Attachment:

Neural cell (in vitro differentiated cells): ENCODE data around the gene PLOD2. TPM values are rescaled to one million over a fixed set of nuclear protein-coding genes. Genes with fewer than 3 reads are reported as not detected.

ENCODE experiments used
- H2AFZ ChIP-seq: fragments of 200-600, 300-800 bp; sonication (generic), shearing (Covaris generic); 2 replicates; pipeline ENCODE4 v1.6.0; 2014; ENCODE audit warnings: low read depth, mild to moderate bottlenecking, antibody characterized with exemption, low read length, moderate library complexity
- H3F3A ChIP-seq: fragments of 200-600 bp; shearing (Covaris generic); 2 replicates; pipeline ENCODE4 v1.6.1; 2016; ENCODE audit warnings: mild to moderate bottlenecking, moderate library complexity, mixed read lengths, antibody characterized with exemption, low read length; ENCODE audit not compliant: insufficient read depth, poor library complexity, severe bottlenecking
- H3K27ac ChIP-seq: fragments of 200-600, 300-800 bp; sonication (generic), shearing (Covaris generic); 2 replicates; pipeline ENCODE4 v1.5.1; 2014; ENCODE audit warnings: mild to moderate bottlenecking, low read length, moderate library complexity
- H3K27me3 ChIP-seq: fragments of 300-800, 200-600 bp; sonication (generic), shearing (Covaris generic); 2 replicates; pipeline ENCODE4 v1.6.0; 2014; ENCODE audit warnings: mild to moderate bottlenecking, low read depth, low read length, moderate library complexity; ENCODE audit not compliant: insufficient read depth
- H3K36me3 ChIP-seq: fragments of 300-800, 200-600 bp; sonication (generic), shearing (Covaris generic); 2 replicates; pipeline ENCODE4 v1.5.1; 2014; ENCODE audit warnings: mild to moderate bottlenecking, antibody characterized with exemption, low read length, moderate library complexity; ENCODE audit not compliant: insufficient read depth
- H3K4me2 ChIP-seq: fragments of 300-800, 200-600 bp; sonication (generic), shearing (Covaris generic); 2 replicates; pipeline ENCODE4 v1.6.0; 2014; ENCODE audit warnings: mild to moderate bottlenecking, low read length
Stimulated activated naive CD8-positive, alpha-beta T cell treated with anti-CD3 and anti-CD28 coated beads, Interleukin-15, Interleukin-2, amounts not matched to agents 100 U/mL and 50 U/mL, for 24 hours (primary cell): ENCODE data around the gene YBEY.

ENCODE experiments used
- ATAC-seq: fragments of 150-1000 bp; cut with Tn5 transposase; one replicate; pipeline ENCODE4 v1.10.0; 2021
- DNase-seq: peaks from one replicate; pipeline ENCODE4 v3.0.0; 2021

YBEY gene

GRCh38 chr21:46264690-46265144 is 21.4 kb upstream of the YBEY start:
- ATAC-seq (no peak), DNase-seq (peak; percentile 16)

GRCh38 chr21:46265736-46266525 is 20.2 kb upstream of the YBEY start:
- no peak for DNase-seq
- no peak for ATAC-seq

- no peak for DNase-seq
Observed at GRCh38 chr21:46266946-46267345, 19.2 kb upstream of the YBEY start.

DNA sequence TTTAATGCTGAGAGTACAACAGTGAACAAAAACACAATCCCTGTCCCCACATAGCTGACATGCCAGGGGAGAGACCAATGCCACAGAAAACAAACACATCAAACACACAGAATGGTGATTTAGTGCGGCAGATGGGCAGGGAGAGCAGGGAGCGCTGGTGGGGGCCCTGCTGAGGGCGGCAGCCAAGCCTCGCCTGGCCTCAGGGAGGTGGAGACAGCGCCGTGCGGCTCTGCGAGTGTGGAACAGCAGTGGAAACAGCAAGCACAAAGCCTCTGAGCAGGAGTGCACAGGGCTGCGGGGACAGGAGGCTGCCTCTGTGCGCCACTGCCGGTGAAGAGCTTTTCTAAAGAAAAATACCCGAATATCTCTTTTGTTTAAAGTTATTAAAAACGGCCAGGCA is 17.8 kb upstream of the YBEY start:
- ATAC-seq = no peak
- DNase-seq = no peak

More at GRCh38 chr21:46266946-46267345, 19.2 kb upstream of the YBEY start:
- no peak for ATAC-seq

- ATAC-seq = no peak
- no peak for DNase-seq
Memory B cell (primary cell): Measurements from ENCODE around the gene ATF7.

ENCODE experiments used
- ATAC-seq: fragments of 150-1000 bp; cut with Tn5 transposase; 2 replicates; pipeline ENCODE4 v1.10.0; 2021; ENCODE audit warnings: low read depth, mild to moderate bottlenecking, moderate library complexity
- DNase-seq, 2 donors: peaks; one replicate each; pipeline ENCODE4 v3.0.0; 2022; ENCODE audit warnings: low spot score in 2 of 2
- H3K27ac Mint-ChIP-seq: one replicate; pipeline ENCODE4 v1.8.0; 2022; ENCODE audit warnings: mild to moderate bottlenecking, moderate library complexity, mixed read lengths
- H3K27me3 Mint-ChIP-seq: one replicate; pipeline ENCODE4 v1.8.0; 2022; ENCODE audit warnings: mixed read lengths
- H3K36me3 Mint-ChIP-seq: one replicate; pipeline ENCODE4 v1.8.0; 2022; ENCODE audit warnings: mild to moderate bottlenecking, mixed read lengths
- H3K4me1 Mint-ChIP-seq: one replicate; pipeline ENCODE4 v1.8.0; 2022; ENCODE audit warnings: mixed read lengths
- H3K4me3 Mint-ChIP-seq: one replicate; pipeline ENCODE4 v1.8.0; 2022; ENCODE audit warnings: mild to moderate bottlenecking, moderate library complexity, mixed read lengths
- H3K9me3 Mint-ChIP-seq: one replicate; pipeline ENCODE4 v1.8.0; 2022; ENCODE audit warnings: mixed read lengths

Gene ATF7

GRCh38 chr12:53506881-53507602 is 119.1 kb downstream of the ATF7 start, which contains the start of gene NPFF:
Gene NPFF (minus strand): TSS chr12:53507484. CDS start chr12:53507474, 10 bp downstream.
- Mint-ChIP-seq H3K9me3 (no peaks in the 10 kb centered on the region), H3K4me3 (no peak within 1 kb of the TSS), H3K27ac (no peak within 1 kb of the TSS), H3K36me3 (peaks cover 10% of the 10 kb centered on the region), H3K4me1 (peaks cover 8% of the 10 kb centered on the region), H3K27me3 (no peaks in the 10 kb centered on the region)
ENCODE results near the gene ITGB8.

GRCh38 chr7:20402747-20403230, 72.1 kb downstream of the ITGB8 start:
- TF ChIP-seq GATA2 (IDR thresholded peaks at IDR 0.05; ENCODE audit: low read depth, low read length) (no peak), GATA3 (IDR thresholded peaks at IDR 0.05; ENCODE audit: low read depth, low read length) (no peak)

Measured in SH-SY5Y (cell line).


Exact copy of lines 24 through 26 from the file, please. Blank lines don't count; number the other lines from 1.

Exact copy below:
More at GRCh38 chr21:46266946-46267345, 19.2 kb upstream of the YBEY start:
- no peak for ATAC-seq

- ATAC-seq = no peak